Thursday, March 20, 2008

Judgment of Love

When Christ comes to judge us, what will be the criterion of his judgment? The parable [of the Last Judgment -- Mt 25:31-46] answers: love -- not a mere humanitarian concern for abstract justice and the anonymous "poor," but concrete and personal love for the human person, any human person, that God makes me encounter in my life. This distinction is important because today more and more Christians tend to identify Christian love with political, economic, and social concern; in other words, they shift from the unique person and it unique personal destiny, to anonymous entities such as "class," "race," etc. Not that these concerns are wrong. It is obvious that in their respective walks of life, in their responsibilities as citizens, professional[s], etc., Christian are called to care, to the best of their possibilities and understanding, for a just, equal, and in general more humane society. All this, to be sure, stems from Christianity and may be inspired by Christian love. But Christian love as such is something different, and this difference is to be understood and maintained if the Church is to preserve her unique mission and not become a mere "social agency," which definitely she is not.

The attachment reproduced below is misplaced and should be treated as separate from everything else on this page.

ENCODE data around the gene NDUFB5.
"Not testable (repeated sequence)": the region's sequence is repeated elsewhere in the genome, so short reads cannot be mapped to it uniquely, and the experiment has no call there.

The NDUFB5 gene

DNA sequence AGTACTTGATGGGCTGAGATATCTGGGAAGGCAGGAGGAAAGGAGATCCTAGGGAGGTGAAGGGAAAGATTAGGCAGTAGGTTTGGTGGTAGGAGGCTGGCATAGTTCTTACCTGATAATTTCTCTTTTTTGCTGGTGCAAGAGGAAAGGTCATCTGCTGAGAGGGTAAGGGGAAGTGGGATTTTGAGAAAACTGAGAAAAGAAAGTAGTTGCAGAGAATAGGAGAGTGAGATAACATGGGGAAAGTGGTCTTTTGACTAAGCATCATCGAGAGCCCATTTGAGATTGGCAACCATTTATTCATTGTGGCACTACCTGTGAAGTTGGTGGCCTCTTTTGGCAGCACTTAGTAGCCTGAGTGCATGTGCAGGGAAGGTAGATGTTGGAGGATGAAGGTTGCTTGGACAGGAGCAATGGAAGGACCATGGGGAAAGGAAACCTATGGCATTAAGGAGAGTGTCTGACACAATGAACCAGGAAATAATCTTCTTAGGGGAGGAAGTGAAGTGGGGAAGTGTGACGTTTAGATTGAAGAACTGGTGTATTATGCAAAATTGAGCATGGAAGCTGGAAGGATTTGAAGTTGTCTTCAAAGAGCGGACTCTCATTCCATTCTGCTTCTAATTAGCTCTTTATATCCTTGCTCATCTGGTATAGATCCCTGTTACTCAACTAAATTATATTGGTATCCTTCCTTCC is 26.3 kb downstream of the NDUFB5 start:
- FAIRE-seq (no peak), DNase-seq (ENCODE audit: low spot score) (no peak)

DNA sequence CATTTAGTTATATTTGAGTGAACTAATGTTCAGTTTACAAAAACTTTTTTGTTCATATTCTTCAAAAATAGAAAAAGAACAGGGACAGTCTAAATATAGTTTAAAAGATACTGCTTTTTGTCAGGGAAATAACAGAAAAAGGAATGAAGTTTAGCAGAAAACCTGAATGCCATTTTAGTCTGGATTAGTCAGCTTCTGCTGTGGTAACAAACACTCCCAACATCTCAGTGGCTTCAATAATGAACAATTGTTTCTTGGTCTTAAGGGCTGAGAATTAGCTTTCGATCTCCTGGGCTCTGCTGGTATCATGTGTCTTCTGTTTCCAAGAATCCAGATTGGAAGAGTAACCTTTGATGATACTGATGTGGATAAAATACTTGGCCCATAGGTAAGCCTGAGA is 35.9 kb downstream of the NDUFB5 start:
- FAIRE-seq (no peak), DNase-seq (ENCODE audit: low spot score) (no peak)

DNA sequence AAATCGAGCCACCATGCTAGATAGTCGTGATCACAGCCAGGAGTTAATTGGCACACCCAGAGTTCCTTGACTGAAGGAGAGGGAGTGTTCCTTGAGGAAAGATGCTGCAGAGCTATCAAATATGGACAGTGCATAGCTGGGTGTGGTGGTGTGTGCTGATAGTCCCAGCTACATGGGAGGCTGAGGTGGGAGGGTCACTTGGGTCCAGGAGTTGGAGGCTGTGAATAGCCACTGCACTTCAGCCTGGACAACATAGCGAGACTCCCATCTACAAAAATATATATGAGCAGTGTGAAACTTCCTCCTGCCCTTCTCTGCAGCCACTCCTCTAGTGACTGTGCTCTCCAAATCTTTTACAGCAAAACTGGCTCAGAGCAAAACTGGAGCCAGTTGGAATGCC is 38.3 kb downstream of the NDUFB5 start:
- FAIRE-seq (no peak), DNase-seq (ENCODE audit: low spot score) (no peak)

Christian love is the "possible impossibility" to see Christ in another ... , whoever he is, and whom God, in His eternal and mysterious plan, has decided to introduce into my life, be it only for a few moments, not as an occasion for a "good deed" or an exercise in philanthropy, but as the beginning of an eternal companionship in God Himself. For indeed, what is love if not that mysterious power which transcends the accidental and the external in the "other" -- his physical appearance, social rank, ethnic origin, intellectual capacity -- and reaches the soul, the unique and uniquely personal "root" of a human being, truly the part of God in him? ...

-- Alexander Schmemann, Great Lent: Journey to Pascha, pp. 24f.

2 comments:

-C said...

These words fairly left off the page at me last week when I started reading this book.

Schmemann nails precisely my own confusion about the differences between love and social justice - there IS a difference (as you and I have discussed before).

Thanks for this, Dwight.

-C said...

I meant, "leapt" or "lept" ...

Check twice, publish once.

A blessed Holy week-end to you, Dwight, and best wishes for a wonderful feast.